“I’m learning most of these lessons the hard way, but our church is better for it.”
For our From the Front Lines series, we asked several pastors to share the stories of their church plants. These pastors will be checking in online with regular updates on their churches and experiences, allowing readers a front-row seat to the ins and outs of church planting.
Village Church: Update No. 1
I have only been a church planter for 6 years, Village Church is only 4.75 years old, and I’m still a relatively young man … I am terrified of discovering all of the things I don’t know. I’m certainly not opposed to learning—I seek opportunities to stretch myself, but given the revelations of the last few years, I’m not sure I can handle what lies ahead.
There are certainly seasons of life when one’s knowledge base expands at a greater rate than normal, and this may be one of those seasons. It’s not that I’m getting smarter; what I mean is the last few years have shown me how much I need to learn.
Here are a few things I’m working on:
1. You have to say “no” to some really great things.
When you are the new church in town, lots of people want to know what you are about, and many of these people have a list of things that you should be about. Some of them are noble and good, while others are consumeristic and agenda driven. But all of them, without exception, are opportunities that must be evaluated in light of the vision and mission of the church, and must take into account the season of life that your church is in.
The hardest opportunities to say “no” to are those that match your vision and mission, but not the season of life your church is in. A hard lesson to learn, because it requires patience. It requires you to understand that if your church is going to last over the long run, you must not try to go too far, too fast.
Sometimes a young church has to say “no” to mission trips, or a youth group, or a homeless ministry, or an after school program or any number of other kingdom driven programs and ministries. Not every opportunity will be easy to pass on, and you will need to be diligent in seeking the wise counsel of others before you bite off more than you can chew. Sure, it’s easy to say “no” to a puppet ministry or a bell choir, but the choices are rarely that clear.
2. It takes a long time before your community wants to hear from you.
This is particularly true if you are an “out of towner.” Dr. John Perkins, the leader of the Christian Community Development Association, makes this point in his writings and in every talk that I have heard him give. Establishing credibility takes time, and cannot be rushed. People need to know that you are going to be around for a while before they are interested in your opinion, and certainly before they ask you to lead them.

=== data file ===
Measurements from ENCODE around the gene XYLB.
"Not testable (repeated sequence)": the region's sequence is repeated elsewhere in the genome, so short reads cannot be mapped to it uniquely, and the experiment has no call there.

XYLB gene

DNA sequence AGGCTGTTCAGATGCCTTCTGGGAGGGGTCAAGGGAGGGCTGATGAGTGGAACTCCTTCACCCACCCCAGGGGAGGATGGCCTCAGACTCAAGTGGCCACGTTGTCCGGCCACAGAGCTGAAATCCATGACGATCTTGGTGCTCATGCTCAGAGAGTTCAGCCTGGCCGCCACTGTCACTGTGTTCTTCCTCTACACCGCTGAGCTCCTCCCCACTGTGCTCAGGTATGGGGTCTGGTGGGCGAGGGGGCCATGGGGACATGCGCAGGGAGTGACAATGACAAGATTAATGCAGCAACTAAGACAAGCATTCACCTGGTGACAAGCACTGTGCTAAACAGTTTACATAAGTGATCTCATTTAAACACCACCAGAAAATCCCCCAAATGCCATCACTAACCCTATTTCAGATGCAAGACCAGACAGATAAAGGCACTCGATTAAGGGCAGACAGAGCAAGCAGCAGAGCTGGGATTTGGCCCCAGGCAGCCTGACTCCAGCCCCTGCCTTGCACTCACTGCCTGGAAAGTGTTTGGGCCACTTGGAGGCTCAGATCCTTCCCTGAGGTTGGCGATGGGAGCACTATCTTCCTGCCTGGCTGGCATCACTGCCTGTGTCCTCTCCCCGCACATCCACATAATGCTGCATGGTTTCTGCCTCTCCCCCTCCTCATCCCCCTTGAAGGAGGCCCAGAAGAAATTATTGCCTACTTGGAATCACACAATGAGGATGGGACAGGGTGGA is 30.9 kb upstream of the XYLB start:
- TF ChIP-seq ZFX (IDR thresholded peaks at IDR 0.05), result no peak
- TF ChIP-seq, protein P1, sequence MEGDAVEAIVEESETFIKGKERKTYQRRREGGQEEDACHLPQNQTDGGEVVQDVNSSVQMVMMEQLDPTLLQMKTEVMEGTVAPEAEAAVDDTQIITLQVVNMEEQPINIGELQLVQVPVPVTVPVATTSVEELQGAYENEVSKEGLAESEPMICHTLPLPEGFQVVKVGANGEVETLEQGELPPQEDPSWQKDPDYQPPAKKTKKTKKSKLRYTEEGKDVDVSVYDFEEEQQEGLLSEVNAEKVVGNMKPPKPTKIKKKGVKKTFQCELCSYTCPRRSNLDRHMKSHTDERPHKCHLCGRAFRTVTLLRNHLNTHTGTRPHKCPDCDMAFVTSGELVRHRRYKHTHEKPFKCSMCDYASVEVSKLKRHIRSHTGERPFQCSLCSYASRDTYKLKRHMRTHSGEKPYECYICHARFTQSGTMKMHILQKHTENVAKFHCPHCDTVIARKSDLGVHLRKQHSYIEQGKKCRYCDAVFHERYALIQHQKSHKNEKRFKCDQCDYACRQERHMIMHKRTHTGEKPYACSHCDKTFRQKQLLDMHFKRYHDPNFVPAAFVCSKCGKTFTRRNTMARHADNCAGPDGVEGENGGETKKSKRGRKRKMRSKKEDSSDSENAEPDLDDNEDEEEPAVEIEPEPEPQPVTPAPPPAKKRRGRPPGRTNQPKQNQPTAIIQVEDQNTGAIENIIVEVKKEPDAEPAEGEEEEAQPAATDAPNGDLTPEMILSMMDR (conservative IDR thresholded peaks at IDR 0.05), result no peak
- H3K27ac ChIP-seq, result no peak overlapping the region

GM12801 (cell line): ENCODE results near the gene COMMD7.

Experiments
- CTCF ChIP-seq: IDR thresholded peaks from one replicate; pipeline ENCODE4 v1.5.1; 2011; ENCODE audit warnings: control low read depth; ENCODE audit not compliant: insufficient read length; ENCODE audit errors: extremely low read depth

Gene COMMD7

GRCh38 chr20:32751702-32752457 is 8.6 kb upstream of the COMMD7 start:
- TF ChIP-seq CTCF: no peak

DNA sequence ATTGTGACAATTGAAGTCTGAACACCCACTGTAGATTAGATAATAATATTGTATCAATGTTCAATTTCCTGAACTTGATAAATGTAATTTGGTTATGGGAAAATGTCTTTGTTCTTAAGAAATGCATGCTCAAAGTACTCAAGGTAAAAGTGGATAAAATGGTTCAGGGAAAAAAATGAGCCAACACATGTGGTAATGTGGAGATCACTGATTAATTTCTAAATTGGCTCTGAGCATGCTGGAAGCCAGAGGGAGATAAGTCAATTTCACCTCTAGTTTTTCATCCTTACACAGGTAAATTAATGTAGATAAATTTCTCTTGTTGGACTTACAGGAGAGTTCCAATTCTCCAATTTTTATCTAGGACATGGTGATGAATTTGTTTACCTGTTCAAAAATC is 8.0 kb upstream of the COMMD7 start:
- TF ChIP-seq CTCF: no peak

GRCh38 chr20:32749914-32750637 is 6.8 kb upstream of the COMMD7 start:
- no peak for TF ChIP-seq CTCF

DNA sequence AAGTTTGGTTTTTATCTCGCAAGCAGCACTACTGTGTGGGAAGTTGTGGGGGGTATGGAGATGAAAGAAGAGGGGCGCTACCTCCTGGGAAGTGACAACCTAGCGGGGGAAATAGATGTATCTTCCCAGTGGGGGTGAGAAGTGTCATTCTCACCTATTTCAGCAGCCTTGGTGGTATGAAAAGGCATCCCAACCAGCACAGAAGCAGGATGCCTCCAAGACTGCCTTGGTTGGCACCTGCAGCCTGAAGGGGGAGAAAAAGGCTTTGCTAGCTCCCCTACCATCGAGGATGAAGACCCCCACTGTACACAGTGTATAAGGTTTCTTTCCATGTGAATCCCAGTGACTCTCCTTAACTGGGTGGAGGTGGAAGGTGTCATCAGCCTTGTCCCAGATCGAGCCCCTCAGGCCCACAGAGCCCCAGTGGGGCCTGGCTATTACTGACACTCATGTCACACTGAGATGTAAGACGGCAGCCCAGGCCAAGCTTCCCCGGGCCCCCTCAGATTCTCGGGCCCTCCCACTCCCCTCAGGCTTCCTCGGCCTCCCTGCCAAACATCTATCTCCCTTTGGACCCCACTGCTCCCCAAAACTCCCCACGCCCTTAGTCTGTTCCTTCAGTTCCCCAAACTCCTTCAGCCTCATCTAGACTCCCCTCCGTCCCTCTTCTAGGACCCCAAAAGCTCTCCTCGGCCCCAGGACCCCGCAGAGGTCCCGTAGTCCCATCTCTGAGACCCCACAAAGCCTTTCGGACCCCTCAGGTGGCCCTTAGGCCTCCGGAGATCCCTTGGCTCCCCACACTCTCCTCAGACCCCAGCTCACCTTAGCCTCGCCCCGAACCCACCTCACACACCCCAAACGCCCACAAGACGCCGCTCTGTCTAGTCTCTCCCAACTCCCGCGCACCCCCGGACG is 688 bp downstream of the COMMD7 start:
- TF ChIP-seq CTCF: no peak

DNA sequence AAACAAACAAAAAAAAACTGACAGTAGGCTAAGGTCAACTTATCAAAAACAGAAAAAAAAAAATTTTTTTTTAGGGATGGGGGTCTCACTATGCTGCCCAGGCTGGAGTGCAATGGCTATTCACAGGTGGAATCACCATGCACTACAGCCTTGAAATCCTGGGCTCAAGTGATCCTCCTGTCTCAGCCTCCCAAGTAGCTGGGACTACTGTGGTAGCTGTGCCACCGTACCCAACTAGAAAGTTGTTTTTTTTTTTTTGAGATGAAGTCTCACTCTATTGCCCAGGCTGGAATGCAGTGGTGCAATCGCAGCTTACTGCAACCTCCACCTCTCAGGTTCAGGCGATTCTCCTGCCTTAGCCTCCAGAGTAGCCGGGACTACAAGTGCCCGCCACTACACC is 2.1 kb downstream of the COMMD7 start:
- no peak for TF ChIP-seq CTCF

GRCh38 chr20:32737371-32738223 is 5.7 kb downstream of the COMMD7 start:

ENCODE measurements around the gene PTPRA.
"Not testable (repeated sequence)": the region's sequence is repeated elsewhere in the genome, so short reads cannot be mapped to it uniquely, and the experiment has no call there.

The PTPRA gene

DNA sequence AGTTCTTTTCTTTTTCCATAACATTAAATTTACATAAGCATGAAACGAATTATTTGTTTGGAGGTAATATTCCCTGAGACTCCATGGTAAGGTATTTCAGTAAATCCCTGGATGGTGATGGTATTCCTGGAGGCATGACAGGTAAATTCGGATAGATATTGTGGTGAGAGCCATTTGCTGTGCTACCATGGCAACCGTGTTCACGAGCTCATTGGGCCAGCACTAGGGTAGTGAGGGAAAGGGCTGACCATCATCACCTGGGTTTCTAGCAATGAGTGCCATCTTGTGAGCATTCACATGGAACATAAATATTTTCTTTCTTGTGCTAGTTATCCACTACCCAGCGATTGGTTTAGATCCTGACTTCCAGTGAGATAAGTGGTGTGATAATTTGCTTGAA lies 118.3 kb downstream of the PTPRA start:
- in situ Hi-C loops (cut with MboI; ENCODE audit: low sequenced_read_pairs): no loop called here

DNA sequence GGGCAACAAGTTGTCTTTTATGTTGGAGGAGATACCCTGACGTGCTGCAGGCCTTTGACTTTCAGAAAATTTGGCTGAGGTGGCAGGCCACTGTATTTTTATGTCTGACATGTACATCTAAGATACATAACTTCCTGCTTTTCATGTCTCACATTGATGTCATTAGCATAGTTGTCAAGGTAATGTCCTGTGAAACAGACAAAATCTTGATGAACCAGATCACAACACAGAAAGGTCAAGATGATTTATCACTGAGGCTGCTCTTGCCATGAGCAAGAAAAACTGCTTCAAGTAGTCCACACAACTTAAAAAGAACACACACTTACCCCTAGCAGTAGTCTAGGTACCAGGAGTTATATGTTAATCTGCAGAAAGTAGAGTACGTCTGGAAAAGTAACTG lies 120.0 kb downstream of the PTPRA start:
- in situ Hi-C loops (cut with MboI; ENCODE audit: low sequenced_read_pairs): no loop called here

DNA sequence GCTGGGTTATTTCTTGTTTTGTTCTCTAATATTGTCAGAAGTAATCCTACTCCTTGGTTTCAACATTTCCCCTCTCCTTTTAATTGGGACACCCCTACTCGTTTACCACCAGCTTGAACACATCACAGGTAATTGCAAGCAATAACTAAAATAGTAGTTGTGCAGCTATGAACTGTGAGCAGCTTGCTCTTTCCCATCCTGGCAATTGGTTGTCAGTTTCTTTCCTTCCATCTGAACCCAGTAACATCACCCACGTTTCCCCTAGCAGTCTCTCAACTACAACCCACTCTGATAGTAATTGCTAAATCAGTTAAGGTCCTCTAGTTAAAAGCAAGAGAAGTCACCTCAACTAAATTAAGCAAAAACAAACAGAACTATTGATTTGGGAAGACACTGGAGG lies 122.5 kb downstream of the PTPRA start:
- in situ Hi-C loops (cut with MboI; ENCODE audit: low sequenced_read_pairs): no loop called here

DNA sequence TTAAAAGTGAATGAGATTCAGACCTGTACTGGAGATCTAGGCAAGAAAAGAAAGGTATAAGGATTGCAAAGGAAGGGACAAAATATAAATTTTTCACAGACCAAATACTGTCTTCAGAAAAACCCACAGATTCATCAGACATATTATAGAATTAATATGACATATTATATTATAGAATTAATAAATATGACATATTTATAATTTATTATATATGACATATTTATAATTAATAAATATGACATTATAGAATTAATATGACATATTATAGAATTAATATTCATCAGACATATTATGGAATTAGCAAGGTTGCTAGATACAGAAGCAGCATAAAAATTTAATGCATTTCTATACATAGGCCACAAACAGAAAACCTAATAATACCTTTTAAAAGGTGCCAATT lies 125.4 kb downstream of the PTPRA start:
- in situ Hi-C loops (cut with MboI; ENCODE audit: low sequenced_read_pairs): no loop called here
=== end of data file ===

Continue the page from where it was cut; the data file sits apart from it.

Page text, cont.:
Establishing this credibility is crucial to your success as a neighborhood pastor. People need to know that you are committed to the place that you have planted. They need to know that your kids go to school with their kids, that you sleep in the same neighborhood they sleep in, that you shop where they shop. If you ever want to be one of them you have to make intentional steps to be with them and follow the lead of Jesus.
You must also seek to serve, long before you seek to lead. This means partnering with those who were at work in your city before you arrived, even if they are not perfect. You may have the solution to their problems, but if they are not ready to hear from you, your solution is unwanted. If you push it, you will be unwanted, too.
3. You must take breaks.
It is sinful to work without resting. We have all listened to talks on Sabbath, and there is usually a day off on our calendars, but we don’t honor that very often. Certainly, there are seasons that require extra effort and extra hours, but these should be the exception, not the rule. There will always be more work to be done. If you are ambitious this will make you crazy, but you must incorporate rest into your schedule regardless of this fact.
This is complicated because rest isn’t always easy. Our smart phones keep us tethered to our email and make us reachable even when we are “off work.” It’s hard not to think about church stuff when you aren’t working, so being present and at rest can be challenging, but you must find a way to do it. Find an activity that is challenging to your mind and requires your attention, read something that has nothing to do with theology or leadership, tell your friends to yell at you when you try to “talk shop.” And take your vacation time.
Here some rules I use on my day off, they are not perfect, but they help.
1. My cellphone gets placed on “do not disturb” and I don’t check email. The settings on my phone allow me to block calls from everyone but my wife.
2. I do something active. I go mountain biking, build furniture, play golf, hike in the woods, etc. People who work with their minds should rest with their hands.
3. I spend time with my wife and kids, and we have a “no church talk” rule.
4. I don’t schedule church activities during this time. My calendar says, “I’m unavailable” because I have made an appointment with myself and my family.
I’m learning most of these lessons the hard way, and becoming aware of my own shortcomings isn’t always pleasant, but our church is better for it. I’m a better husband, father and pastor. By God’s grace, I’ll embrace this season of tough lessons, and looking back his guidance will be easy to see.